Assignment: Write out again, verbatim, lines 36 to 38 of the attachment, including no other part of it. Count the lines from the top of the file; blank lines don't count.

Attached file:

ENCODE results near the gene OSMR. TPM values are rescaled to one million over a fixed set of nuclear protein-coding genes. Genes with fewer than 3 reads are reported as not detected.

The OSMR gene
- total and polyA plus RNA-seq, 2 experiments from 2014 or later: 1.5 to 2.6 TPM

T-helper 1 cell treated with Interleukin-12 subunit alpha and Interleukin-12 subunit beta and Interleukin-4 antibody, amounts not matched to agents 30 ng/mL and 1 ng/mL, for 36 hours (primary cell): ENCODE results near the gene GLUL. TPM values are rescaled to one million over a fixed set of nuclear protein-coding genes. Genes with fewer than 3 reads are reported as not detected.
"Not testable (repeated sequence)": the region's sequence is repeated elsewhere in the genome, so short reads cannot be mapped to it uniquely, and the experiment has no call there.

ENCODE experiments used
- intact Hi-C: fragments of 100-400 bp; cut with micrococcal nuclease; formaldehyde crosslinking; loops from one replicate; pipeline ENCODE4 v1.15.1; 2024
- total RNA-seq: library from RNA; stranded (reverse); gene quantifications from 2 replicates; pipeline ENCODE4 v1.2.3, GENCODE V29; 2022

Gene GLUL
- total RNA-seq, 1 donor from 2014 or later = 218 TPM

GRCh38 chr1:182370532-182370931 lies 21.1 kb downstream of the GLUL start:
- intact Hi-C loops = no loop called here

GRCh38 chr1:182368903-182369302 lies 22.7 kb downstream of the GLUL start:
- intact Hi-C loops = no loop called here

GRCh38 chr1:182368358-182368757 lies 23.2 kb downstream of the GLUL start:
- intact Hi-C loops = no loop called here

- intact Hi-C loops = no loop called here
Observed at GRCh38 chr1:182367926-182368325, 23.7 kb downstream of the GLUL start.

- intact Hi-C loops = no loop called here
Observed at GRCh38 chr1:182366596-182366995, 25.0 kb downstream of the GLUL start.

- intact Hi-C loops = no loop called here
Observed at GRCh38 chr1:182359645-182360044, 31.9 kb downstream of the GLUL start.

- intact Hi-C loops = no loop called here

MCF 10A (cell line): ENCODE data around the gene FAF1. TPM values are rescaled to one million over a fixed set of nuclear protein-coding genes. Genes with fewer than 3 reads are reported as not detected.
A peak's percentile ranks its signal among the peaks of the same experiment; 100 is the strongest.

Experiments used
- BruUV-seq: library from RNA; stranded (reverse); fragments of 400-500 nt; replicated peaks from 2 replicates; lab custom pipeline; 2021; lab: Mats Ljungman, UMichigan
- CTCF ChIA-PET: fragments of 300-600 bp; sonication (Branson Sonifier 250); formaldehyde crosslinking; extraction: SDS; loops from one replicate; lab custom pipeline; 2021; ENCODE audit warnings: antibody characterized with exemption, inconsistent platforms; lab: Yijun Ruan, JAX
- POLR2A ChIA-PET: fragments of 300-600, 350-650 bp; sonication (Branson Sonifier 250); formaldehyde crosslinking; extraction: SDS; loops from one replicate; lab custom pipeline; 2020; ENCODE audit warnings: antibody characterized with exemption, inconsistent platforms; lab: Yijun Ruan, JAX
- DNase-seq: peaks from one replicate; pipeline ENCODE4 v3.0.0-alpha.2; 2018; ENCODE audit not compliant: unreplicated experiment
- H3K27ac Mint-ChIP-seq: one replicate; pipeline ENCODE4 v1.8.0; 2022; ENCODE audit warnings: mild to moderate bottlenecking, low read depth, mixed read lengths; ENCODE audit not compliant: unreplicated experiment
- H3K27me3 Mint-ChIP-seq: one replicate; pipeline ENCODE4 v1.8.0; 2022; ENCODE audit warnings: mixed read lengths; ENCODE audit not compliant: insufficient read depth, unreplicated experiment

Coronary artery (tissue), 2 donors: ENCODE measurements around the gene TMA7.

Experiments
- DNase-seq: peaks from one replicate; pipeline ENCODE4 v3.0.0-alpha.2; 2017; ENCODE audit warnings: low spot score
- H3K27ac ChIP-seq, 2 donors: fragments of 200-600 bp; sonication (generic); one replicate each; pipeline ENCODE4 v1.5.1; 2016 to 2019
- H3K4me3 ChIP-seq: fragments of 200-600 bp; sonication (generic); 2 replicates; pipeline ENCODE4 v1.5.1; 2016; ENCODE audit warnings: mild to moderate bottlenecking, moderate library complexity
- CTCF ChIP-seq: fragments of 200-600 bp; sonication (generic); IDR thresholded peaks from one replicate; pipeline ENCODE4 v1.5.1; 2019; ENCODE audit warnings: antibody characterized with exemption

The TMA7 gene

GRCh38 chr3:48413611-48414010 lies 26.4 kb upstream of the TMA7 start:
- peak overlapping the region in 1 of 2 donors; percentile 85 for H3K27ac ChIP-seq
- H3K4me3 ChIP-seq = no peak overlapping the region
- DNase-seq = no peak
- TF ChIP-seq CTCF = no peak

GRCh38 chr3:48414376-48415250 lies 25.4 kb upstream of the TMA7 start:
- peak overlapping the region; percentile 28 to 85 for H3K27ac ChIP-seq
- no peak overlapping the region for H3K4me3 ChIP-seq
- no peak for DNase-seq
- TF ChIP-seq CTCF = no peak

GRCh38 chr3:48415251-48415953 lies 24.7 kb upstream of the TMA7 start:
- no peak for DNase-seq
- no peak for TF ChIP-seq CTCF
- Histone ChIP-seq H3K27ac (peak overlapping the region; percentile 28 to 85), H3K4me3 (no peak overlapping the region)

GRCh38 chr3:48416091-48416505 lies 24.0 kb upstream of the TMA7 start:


- H3K27ac ChIP-seq, 2 donors: fragments of 200-600 bp; sonication (generic); one replicate each; pipeline ENCODE4 v1.5.1; 2016 to 2019
- H3K4me3 ChIP-seq: fragments of 200-600 bp; sonication (generic); 2 replicates; pipeline ENCODE4 v1.5.1; 2016; ENCODE audit warnings: mild to moderate bottlenecking, moderate library complexity
- CTCF ChIP-seq: fragments of 200-600 bp; sonication (generic); IDR thresholded peaks from one replicate; pipeline ENCODE4 v1.5.1; 2019; ENCODE audit warnings: antibody characterized with exemption